29 Oct 2012

The Psalms: voice of the martyrs

Peter Leithart publishes his thoughts on the bloodshed in Nigeria, as Boko Haram continues its persecution of the church in that troubled land: Voice of the martyrs. The Psalms play a crucial role here:

In many churches, prayers for vindication and judgment are considered barbaric and sub-Christian. Things would look different, I expect, if Boko Haram were breathing down our necks. We would be eager to call on a defender. And things look different in the Psalms, the prayer book of the church. Pleas for judgment are not confined to a handful of fanatical “imprecatory” Psalms. On the contrary, few appeals are more pervasive and prominent in the Psalter than the cry for just vengeance.

It is implicit in Psalm 2: “Do homage to the Son, lest He become angry, and you perish in the way.” It is in Psalm 3: “Arise, Yahweh; save me, O my God! For You have smitten my enemies on the cheek; you have shattered the teeth of the wicked.” And in Psalm 5: “Hold them guilty, O God, by their own devices let them fall.” And Psalm 6: “All my enemies will be ashamed and greatly dismayed; they shall turn back, they shall suddenly be ashamed.” It is even more explicit in Psalm 7: “Vindicate me, O Yahweh, according to my righteousness and my integrity that is in me . . . [My enemy’s] mischief will return upon his own head; and his violence will descend upon his own pate.” And Psalm 9: “You rebuke the nations; You have destroyed the wicked . . . The enemy has come to an end in perpetual ruins.” In Psalm 10, David prays for a new exodus: “Arise, O Yahweh; O God, lift up Your hand. Do not forget the afflicted. . . . Break the arm of the wicked and the evildoer, seek out his wickedness until You find none.”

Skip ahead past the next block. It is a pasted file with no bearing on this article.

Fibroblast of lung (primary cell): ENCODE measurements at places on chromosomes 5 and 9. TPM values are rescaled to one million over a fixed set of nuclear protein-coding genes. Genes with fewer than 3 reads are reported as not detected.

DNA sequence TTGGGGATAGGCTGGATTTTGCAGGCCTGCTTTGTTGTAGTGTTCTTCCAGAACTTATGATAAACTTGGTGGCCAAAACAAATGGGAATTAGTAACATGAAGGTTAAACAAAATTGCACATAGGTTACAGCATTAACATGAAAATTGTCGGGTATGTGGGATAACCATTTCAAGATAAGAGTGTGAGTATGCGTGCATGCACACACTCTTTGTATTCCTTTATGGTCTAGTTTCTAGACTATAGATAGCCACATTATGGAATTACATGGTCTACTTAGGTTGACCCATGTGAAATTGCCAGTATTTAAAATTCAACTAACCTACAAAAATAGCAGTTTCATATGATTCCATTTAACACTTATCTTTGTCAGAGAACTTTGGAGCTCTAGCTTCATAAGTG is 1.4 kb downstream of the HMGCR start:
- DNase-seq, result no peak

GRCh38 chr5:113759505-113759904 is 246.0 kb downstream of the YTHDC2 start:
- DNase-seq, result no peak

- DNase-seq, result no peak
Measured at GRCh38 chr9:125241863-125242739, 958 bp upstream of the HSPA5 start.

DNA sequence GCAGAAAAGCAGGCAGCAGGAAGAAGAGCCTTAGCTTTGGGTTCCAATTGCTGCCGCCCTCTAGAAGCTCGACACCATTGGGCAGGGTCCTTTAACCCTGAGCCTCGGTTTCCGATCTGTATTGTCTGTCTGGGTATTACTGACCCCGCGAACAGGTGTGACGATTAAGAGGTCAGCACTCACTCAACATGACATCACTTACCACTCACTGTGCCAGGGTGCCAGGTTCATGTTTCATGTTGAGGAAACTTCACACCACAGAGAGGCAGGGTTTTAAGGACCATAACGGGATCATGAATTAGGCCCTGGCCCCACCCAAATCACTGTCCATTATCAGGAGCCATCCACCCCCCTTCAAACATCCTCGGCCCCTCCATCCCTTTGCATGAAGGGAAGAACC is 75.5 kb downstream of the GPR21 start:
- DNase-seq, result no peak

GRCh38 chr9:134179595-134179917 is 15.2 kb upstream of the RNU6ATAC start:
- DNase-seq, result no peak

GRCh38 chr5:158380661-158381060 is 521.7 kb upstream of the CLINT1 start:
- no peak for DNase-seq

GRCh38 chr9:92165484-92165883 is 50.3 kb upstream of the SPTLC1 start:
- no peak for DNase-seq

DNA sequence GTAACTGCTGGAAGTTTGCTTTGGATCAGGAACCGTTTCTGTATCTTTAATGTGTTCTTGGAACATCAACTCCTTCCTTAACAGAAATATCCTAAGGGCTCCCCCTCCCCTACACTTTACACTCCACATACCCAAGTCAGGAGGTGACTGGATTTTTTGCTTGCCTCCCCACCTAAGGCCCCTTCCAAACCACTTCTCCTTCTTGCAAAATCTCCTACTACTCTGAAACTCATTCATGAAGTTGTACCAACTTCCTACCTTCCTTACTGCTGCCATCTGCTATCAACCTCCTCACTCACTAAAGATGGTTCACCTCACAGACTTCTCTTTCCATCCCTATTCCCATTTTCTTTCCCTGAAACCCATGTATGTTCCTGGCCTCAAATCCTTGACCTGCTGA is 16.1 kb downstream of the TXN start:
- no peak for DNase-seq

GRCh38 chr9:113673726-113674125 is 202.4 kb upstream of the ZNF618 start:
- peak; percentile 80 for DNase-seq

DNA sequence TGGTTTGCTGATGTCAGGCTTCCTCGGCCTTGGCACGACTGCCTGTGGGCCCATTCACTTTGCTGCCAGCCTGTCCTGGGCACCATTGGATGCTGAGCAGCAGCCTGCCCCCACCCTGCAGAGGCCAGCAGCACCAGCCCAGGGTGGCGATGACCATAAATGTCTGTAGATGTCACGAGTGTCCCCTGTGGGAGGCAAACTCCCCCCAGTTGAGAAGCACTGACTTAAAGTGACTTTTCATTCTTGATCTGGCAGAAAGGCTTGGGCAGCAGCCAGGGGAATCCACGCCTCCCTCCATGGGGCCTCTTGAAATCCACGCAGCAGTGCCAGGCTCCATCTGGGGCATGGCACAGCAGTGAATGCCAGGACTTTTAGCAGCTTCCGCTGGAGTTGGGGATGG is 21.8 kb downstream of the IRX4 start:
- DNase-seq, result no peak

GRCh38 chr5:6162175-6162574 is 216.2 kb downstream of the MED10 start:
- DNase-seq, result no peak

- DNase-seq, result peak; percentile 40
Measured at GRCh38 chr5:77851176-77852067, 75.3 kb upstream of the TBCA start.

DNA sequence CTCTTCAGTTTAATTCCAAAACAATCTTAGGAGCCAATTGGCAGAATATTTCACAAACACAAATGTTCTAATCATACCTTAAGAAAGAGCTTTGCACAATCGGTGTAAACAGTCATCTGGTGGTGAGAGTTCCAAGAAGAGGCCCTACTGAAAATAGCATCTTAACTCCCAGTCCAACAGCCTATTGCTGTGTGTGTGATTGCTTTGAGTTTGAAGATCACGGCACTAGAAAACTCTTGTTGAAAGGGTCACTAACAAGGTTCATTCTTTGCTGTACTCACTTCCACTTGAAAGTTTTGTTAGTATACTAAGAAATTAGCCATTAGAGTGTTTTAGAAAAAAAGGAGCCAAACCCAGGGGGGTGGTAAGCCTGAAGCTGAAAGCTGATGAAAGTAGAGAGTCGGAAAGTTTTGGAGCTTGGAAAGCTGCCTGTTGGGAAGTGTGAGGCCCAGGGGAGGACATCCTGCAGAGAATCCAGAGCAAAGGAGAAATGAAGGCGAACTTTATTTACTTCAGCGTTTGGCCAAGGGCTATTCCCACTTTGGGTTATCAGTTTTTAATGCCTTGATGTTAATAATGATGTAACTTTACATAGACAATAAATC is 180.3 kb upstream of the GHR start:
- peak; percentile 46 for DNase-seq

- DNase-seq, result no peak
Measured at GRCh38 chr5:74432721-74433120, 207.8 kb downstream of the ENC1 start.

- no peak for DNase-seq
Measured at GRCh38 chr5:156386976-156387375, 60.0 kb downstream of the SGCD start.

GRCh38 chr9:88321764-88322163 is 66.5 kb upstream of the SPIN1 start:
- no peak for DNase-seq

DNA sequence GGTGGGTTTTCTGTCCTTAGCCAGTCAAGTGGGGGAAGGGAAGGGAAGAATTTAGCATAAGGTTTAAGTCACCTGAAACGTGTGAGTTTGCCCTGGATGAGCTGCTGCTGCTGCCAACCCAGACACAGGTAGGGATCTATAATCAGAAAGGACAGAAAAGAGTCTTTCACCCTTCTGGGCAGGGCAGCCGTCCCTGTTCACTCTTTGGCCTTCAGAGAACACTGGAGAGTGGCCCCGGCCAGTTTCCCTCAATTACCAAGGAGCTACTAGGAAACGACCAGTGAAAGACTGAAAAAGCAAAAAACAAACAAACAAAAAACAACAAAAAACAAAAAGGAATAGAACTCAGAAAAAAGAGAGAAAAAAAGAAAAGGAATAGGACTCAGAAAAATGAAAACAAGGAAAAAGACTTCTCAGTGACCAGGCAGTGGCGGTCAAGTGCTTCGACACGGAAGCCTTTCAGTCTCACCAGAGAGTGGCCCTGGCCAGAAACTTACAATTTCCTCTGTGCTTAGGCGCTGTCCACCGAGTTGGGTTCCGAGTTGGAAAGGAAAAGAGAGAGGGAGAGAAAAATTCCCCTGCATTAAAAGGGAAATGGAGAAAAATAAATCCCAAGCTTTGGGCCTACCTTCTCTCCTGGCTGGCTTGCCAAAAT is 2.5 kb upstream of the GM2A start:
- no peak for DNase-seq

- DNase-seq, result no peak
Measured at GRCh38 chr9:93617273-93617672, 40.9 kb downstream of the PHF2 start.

There are 140 Psalms left, and we already know that this is a hymnal full of war Psalms, cries of the afflicted, petitions for vindication and deliverance. These are the prayers shrewdly designed for a martyr church. The Psalter articulates the voice of the martyrs.

From one of the comments below Leithart's post:

Anyone who does the Roman Catholic liturgical hour of the Office of Readings knows well the Psalms of supplication and lamentation. They provide the trunk of the Office on which the sacred texts of the Readings depend. Thank you for calling attention to them as an integral part of the Christian heritage.

Reading through the Psalms on a daily basis is a good way to remember the martyrs and to pray for our persecuted brethren around the globe.

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